Industry Spotlight: Maria Ferrero (Adrenaline PR) – Part 2

Hello, everyone! We are excited to have you with us this afternoon. Today we are bringing back our Spotlight series for a continuation of our interview feature with Adrenaline PR founder Maria Ferrero. If you missed the first installment of interview, please click here to learn about the day-to-day struggles of running one of rock’s most beloved PR companies. If you have any questions about the content of the blog, or if you would like more information regarding the distributional services offered by Haulix, please email and share your thoughts. You can also find us on Twitter and Facebook.

It may be hard for some of our readers to imagine a time before every song you could ever hope to listen to fit in a device less than half the size of your palm, but in all actuality those days are not that far gone. Before iPods there were portable CD players (with anti-skip protection), and before those we had Walkman cassette players that often doubled as portable AM/FM devices. For a brief period before tapes, we even had portable record players. They were clunky, but they allowed anyone to take their favorite 45s on the go, and it’s in traveling with her very own portable record player that Adrenaline PR CEO Maria Ferrero first fell in love with music.

When we last left off, Maria was telling us about life at Adrenaline PR and what others can do to find their footing in this business. Today we are finishing our coverage of her journey in music with a look at where she got her start, including her role signing the band Testament to Megaforce Records and having songs dedicated to her by Metallica. Her adventure in this business is unlike any we have heard before, and it’s truly been an honor to share it with all of you.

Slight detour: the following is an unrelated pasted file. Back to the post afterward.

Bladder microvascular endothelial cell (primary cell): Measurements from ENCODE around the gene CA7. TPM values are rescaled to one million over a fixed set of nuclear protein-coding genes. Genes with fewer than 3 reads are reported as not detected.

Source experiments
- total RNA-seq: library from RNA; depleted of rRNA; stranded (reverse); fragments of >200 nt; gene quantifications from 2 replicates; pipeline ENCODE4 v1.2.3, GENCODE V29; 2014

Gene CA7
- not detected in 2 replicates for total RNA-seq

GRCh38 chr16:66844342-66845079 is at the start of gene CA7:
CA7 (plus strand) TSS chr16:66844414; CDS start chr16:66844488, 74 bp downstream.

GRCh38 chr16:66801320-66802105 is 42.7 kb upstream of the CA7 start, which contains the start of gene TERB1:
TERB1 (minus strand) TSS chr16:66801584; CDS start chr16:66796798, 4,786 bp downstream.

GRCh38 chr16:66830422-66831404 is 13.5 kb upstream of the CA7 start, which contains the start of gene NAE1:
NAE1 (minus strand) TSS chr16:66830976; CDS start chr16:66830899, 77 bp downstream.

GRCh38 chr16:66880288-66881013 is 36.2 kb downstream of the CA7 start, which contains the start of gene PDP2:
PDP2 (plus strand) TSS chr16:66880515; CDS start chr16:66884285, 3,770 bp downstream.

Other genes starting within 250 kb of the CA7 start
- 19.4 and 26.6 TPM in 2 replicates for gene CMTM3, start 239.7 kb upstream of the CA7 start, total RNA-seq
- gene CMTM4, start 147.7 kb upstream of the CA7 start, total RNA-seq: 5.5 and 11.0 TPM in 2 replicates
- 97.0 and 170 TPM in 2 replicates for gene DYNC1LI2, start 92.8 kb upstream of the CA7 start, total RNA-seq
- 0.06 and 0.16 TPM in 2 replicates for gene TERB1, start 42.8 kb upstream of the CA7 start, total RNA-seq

If you would like to learn more about Maria’s efforts in the music world, please make it a point to follow Adrenaline PR on Twitter. Additional questions and comments can be left at the end of this post.

H: The first job in the industry I can find for you is Director of Publicity and A&R at MegaForce records. What can you tell us about how you initially landed that position, and how the industry was different in the 80s compared to today? I’m willing to bet piracy was not a primary concern at the time. 

M: I was visiting a neighbor of mine a friend Gary Dopp in Old Bridge NJ I was 15 he said his neighbors were selling heavy metal records so I knocked on the door and met Jon Z, then bought a Motorhead album on clear vinyl. Then became friends with both Jon and his wife Marsha who had a 9 month old daughter – I started out babysitting, feeding and changing clothes for their child – I was still a kid myself. Then they started promoting concerts I would go, I  always felt comfortable like family with Jon and Marsha Zazula, so I would just hang out – then  they formed  the label (Megaforce), and I started out answering phones and opening mail. I  stayed and grew with the company for 13 years and signed Testament when I was 19, Vio-Lence when I was 21, and a cool NJ band you may remember from ‘Beevis and  Butthead’ called Nudeswirl –  I also brought in Ministry to the management side of Magaforce Records,  called Crazed Management. 

The industry is very different now, and for me its pivot point was  when CD Burners were introduced to the consumer – this was the first mistake and offered fans the opportunity to copy discs and steal music and to me the next step on that train wreck was napster and  other torrent sites. 

We need more  proactivity  to  this  piracy  situation  –  Haulix is a GREAT help to that plight. 

H: People may not realize this now, but MegaForce was one of the pioneering labels of the 80s heavy metal movement. Were you a bonafide metalhead prior to joining the team? 

M: I liked mostly hardcore bands like COC, AF and Cromags, but Sabbath and early Maiden  and  Priest were my heart.  It was my birthday one year and James from Metallica he did a shout out  from the stage and wished me a happy birthday dedicating Metal Militia to me and calling me Metal Maria – it  stuck, that’s for  sure – but I  love all music – Elton John, Janes Addiction , Bjork, Linkin Park  etc..